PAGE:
Earlier this month the online pharmacy information company, PharmacyChecker.com, compared prices on fifteen of the top-selling brand name medications made in the U.S. (see here). They found that U.S. consumers can save an average of 76% on these domestically produced products by buying them from verified international pharmacies rather than in this country. Amazingly, three of these fifteen brands (Merck's Singulair, AstraZeneca's Pulmicort and Mission Pharmacal's Urocrit-K) are available here as generics, yet the brand prices abroad were still lower than those for the U.S. generics.
A spokesman for PharmacyChecker.com claims they looked strictly at medications made in the U.S., "because we found it so compelling that the same drugs made here are about 76% less expensive abroad."
According to a Commonwealth Fund study referenced by PharmacyChecker.com, these enormously higher U.S. prices take their toll because, in 2012, fifty million people here failed to fill their prescriptions due to costs. That number included more than one in five of people with health insurance (see here).
Of course the difficulty that many Americans face in obtaining health care is not confined to prescription drugs. The Commonwealth Fund study goes on to state that nearly half of U.S. adults between the ages of 19 and 64 (i.e., 84 million people) either did not have insurance for the full year of 2012 or were underinsured, while two out of five adults either reported problems paying their medical bills or were in the process of paying off medical debt.
As more Americans begin obtaining coverage under the Affordable Care Act with policies that meet minimum standards, the ranks of the uninsured/underinsured and those in medical debt will decline. These better policies, in the vast majority of cases, will contain more generous prescription drug benefits than the previous junk policies that right wingers claim most Americans prefer.
But the better benefits related to drug and other costs from policies under Obamacare may prove short lived. That is because carriers will increasingly move to coinsurance plans and away from those offering defined benefits. If someone develops a condition such as rheumatoid arthritis, MS, ulcerative colitis or cancer, where a year's medication costs between $50,000 and $250,000, the need to pay 30% of that will again put treatment out of reach for many people.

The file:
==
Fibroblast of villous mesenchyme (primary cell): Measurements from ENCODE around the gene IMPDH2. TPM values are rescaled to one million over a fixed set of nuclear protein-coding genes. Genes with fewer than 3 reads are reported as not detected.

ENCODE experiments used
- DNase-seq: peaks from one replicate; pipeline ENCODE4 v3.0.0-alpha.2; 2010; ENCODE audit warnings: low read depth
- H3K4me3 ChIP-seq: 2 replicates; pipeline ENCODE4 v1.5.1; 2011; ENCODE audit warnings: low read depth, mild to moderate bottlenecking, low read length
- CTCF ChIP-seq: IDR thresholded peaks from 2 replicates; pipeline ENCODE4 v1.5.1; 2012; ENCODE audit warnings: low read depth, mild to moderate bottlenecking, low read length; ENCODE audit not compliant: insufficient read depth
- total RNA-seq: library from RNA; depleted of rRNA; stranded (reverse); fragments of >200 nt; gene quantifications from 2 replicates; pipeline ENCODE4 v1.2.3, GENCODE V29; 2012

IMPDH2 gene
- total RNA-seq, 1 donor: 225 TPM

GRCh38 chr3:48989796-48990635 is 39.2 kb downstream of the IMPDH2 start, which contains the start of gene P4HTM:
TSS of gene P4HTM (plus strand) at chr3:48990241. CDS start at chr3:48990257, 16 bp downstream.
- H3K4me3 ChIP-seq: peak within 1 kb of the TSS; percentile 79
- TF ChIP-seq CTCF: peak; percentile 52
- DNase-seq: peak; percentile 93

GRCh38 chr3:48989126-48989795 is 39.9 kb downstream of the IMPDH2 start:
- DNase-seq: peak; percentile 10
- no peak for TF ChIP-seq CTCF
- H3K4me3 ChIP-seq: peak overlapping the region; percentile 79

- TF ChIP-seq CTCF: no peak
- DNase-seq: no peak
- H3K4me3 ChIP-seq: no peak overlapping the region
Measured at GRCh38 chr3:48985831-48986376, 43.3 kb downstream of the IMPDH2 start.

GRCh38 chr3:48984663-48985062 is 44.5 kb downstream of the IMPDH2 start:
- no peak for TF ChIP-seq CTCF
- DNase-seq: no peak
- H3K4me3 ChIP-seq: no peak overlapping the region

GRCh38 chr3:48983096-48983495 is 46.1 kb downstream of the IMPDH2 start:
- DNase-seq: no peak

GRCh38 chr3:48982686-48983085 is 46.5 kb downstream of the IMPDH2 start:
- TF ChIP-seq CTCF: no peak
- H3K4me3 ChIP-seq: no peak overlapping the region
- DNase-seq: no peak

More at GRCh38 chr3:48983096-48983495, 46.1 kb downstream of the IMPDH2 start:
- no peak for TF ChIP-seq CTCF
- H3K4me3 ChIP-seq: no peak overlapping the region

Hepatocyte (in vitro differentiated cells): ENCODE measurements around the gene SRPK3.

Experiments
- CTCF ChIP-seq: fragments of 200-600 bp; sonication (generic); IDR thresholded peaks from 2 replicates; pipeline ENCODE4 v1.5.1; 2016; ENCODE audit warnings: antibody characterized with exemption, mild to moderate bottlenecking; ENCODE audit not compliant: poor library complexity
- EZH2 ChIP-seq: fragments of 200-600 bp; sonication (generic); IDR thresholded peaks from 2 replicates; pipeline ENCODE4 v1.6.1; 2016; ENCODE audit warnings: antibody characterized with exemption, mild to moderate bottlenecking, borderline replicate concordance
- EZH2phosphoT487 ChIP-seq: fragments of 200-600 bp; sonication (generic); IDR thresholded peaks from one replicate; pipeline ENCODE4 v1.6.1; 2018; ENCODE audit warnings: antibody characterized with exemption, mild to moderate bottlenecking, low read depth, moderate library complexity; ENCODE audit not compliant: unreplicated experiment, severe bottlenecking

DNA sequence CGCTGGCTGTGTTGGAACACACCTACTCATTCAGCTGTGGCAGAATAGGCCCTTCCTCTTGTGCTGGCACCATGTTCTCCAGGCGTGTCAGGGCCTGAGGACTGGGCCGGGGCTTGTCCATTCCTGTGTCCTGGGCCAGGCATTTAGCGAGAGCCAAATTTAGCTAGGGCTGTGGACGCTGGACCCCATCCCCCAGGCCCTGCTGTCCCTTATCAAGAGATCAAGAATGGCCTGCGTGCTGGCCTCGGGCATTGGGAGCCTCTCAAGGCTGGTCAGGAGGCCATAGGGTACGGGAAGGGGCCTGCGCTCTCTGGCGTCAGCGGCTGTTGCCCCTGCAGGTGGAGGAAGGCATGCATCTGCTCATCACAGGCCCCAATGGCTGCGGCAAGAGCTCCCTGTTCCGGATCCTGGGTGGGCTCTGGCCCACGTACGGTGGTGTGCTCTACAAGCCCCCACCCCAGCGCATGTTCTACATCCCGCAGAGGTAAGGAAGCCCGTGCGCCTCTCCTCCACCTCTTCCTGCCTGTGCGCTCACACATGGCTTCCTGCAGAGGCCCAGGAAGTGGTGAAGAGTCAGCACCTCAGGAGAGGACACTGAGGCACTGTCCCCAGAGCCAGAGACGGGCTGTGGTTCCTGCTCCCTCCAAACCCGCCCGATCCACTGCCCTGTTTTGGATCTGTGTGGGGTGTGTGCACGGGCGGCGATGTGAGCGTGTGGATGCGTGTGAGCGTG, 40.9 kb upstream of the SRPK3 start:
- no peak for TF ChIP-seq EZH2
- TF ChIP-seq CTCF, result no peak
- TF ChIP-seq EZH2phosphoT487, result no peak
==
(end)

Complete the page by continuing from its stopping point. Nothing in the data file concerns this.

That is why the state of Maine passed legislation with bipartisan support that allows residents there to purchase medications from a Canadian broker via licensed retail pharmacies in the UK and Commonwealth countries such as Canada, Australia and New Zealand.
Naturally, pharma trade groups and U.S. pharmacists have sued the state of Maine because they fear this initiative will catch on elsewhere. So affordable drug prices be damned, pharma and U.S. drug retailers want the courts to protect their racket.
In other litigation initiated by pharma, Johnson and Johnson just concluded one set of court proceedings by paying several billion dollars in fines and penalties. Those were connected with giving bribes for Risperdal and selling defective hip replacement devices. Then just as that story began to fade, news surfaced about the company receiving a subpoena from the city of Chicago. Windy City officials want to see several years worth of documents pertaining to J&J marketing for the pain medications Duragesic and Nucynta (see here).
The US Centers for Disease Control and Prevention, the US Senate's Finance Committee, as well as other government and professional agencies have noted substantial increases in abuse and overdose deaths connected with the growing use of prescription painkillers. The Chicago initiative claims J&J marketed its opioid products for long-term pain control without adequate scientific evidence, thereby "minimizing the serious risk of addiction and overdose."
So what is J&J's defense?
This company which considers itself "part of the daily rituals people follow to care for themselves and their families," (see here) resents the fact that Chicago is using an outside law firm on a contingency retainer to pursue the case. Law firms that represent their clients on a contingency basis receive a percentage of any settlements they win. J&J feels this arrangement compromises their due process rights and provides the law firm with too much incentive to pursue the case.
Merck tried making the same argument last year against the Kentucky state Attorney General in connection with a Vioxx lawsuit. GSK also countersued Louisiana's Attorney General for using an outside firm with a contingency fee when he charged them with deceptively marketing Avandia.
So pharma vigorously seeks justice from the legal system when it tries to prevent foreign countries from exercising compulsory licensing (i.e., breaking patents), while it also claims the public's representatives shouldn't be allowed to obtain first-rate legal counsel. Similarly, the industry regularly delivers fulsome praise for the unfettered market when it charges exorbitant prices on products that lack competition as a result of government-bestowed patents. At the same time it seeks to close down the free market of international exchange by going to court if consumers want to partake in it by buying medications overseas.
None of this should appear as a surprise. When industries regularly produce new products that customers consider good values they want to buy, there is little need for economic hypocrisy and legal sophistry. But pharma hasn't been producing such products for several years. As marketing and sales demonstrate their declining ability to sell marginally different, me-too brands, the leprous hands of finance, accounting and lawyers increase their control over pharma's operations.
That's not the pharmaceutical industry that originally attracted many of us.